Have you ever felt like you were in a churning sea of challenges? Getting tossed around by events that you felt powerless to control? Did you feel so discouraged you sought comfort in food or other compulsive behaviors?
We’ve all heard the term “Attitude of Gratitude.” We’ve even lived in that emotional place from time to time.
Maybe you felt grateful when, for the first time in your adult life, you did not need a seatbelt extender on an airplane, or you were able to sit in a lawn chair without fear of collapsing it.
Maybe you felt it when you realized you just might live to see your grandchildren or have profound relief from chronic pain.
Often these realizations are fleeting experiences of gratitude. And though lovely, they will not sustain you during darker times.
What about having gratitude as your overriding feeling when you lose your job, or when you are hurt by another human being?
What about having gratitude when you are eating compulsively and fearing you will regain all your weight, or never get to goal?
What about looking for the good in a moment when you are feeling fat and unloved?
Feeling grateful in those moments seems almost absurd, doesn’t it?
I am not proposing you be Pollyanna (a book character who is surprisingly grateful when she gets hurt and plays “the glad game”).
I am proposing you nurture an attitude of gratitude so that even in hard times, even when you are getting sucked under in a raging swirl of disappointment, you are seeking and open to the positive things that can come with heartache.
In swirling seas, a life preserver can help. It won’t keep you from being tossed around, but it might keep you from going under. Or if you do go under, it will get you back up to the surface more quickly.
Gratitude is a life preserver.
But what if you are tossed into churning waters and your life preserver is nowhere in sight? What if you go under?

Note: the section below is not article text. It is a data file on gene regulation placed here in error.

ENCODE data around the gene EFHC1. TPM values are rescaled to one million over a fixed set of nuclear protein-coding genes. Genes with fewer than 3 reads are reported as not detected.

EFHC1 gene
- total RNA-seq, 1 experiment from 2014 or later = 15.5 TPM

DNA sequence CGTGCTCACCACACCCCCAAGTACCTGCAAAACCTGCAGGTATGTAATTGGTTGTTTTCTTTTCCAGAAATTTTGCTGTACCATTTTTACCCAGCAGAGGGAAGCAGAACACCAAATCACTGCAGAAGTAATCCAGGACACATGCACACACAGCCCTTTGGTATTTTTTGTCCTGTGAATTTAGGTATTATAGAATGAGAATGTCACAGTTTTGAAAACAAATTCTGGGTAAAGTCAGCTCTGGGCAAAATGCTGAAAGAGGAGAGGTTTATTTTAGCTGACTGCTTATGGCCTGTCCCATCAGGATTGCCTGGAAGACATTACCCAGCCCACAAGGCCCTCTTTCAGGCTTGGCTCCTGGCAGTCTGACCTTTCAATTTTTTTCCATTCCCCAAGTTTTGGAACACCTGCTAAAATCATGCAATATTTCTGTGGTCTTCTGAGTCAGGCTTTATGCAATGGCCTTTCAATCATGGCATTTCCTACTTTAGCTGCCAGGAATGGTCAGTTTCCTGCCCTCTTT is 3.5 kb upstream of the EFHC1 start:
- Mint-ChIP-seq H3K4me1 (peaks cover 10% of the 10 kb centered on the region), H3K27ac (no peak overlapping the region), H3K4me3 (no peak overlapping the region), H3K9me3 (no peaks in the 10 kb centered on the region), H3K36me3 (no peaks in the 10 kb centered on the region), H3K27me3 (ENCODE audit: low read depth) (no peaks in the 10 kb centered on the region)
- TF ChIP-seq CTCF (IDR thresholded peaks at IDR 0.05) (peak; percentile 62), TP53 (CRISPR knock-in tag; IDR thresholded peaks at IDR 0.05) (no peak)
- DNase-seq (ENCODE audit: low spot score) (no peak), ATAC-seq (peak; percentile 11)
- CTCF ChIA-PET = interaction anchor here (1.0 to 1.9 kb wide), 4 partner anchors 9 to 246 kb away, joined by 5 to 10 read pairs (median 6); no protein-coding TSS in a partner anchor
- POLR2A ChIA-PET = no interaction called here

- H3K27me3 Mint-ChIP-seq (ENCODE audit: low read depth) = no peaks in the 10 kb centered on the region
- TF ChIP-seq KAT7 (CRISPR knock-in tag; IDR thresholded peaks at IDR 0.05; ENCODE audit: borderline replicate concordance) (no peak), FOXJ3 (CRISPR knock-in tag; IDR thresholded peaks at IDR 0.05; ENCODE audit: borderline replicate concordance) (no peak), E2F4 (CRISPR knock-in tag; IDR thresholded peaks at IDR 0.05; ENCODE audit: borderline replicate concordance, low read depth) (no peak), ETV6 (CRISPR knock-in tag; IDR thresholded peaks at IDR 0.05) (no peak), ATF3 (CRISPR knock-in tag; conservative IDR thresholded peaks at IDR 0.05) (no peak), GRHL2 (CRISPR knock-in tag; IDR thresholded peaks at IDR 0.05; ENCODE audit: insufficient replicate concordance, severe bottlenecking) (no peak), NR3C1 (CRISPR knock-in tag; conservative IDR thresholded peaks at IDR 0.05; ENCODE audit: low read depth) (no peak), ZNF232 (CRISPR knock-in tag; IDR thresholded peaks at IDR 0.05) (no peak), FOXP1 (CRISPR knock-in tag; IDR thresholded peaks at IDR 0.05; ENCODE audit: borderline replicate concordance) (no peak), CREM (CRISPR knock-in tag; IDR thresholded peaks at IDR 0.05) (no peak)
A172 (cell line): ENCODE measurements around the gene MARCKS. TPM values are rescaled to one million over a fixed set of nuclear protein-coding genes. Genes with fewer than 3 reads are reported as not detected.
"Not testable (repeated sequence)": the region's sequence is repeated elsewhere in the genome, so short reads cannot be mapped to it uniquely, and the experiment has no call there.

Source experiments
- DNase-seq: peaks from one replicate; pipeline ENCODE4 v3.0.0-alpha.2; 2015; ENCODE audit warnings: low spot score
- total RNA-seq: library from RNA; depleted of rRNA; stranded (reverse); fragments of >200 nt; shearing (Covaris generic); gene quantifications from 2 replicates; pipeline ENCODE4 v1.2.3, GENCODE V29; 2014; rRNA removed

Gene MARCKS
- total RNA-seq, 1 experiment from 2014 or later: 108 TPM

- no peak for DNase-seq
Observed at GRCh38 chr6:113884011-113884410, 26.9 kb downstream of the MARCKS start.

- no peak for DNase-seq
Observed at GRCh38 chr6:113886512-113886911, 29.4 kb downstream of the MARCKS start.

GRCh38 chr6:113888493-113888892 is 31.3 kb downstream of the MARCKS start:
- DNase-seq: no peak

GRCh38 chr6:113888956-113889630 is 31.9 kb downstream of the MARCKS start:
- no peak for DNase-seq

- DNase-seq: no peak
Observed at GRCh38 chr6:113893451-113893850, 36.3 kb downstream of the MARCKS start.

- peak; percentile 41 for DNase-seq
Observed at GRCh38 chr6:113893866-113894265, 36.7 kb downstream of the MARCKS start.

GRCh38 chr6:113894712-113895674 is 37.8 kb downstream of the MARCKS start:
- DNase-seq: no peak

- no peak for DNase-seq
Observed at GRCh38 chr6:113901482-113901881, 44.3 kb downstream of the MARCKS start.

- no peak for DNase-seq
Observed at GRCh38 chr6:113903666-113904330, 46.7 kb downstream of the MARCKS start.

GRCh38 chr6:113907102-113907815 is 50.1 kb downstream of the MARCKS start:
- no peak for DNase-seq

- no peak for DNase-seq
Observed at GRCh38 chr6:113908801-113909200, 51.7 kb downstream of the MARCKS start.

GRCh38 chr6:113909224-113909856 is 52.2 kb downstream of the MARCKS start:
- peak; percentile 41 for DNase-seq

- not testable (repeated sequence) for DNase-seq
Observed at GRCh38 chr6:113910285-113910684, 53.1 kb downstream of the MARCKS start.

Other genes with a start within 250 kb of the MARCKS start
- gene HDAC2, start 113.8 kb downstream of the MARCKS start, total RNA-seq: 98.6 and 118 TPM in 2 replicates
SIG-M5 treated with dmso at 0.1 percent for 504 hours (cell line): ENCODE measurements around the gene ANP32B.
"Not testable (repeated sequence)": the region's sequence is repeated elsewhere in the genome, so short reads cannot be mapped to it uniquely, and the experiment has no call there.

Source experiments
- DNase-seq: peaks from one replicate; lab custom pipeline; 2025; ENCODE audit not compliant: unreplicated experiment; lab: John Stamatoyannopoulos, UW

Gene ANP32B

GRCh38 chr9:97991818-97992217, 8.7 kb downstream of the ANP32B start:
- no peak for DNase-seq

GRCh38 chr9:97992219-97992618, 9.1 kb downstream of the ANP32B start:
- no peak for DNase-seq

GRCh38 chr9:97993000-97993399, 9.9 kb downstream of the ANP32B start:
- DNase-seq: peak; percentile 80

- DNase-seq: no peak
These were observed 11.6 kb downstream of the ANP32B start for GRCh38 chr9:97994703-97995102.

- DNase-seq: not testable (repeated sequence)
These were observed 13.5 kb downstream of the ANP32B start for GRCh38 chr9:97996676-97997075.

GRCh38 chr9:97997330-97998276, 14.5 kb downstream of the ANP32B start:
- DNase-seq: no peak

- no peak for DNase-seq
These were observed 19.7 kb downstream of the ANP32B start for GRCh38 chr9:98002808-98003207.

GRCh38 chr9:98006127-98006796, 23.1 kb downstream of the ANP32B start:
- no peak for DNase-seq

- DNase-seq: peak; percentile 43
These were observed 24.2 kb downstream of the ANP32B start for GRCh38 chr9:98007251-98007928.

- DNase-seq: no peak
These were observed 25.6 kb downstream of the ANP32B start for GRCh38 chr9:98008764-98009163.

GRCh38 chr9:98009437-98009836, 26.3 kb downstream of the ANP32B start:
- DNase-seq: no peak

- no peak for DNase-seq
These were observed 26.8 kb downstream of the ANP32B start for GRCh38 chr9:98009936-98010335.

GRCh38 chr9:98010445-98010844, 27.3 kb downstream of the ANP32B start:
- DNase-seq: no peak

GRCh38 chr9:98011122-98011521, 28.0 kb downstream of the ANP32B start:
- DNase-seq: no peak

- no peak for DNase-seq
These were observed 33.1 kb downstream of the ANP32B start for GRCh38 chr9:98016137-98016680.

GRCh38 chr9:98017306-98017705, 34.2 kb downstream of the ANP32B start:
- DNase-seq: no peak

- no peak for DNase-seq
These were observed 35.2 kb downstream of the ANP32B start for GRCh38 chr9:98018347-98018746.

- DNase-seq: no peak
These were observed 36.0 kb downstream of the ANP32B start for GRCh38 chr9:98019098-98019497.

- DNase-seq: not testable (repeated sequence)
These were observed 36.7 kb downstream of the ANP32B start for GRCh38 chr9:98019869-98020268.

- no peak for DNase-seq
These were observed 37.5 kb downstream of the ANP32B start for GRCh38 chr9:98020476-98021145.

At any point in time, we do the best we can. And when we know better, we do better.
When I was 13 years old, my father left my family. He walked out one day and never returned to our home.
It was Thanksgiving Day.
At that time, I did not have anything remotely close to a life preserver. I was beyond devastated. I knew I was flawed and unloved, because otherwise he would not have left. I wallowed in a turbulent pool of sadness and nearly drowned.
What saved me was learning a new way to think and feel. Over time, as I sought relief, I was introduced to this concept of gratitude.
At first, I thought it was a bunch of baloney (Okay, I used stronger words that that!). But I was told, “Fake it ’til you make it.” I was encouraged to start a gratitude journal.
Each day I awoke and before I left my bed, I took my journal and scribbled down three things for which I was grateful. At first it was slim pickings.
“I’m grateful for the sunshine,” I wrote, rolling my eyes.
“I’m grateful to be breathing in and out,” I scrawled, while thinking, “at least most of the time.”
It took time to want to do this exercise. It took time to get more creative with my list. It took time to enjoy it.
See a pattern there? It took TIME.
It also took a willingness to turn my back on my pain and reach for the life preserver of joy. The whirlpool of pain did not go away. I just paid less attention to it. Every time I was aware of it, I would tell myself, “Okay, that’s there, but what can I focus on now to make myself feel better?”
The life preserver of gratitude was my teacher. It was what saved me.
No matter how badly your seas are swirling, no matter how far you have sunk into the raging waters, no matter how hopeless you feel, know that the life preserver of gratitude is at your fingertips at all times.
If you’re braving emotional churn, you can sink into your feelings of misery and deprivation, or you can start to nurture a thankful heart and save yourself. Your choice.
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From Katie Jay’s Small Bites newsletter. Subscribe and get your complimentary report: The 21 Most Common Mistakes People Make after Bariatric Surgery at www.BariSupport.com. © 2022, Katie Jay. All rights reserved.